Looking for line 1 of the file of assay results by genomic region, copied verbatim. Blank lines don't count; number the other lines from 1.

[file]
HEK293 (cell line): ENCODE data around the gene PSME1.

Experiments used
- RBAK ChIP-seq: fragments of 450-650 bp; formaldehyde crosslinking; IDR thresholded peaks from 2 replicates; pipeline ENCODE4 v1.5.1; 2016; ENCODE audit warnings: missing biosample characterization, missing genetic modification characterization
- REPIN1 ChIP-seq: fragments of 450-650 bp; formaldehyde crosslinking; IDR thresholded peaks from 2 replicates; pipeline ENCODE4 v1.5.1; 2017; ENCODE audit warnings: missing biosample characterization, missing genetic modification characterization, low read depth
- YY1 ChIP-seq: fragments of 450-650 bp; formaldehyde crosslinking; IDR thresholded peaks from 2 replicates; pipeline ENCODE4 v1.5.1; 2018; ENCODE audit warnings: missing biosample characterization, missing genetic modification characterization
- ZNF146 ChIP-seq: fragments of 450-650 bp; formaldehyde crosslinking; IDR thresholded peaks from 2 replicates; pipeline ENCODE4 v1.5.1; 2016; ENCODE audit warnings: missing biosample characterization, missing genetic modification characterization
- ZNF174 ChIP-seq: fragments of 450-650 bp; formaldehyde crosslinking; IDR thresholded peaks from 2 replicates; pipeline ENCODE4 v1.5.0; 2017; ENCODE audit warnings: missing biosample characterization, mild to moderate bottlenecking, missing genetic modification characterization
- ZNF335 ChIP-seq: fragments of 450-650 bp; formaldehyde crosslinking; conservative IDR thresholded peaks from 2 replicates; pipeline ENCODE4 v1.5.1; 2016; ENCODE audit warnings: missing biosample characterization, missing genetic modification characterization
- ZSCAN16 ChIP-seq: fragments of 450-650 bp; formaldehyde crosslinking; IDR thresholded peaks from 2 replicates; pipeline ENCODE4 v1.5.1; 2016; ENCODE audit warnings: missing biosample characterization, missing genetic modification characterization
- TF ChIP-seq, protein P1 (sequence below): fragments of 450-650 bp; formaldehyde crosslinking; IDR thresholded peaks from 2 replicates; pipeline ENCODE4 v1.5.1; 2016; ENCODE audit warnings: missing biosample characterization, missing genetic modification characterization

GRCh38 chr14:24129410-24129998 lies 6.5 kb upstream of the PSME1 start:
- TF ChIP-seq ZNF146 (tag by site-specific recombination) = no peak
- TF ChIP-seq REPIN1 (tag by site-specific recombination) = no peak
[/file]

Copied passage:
HEK293 (cell line): ENCODE data around the gene PSME1.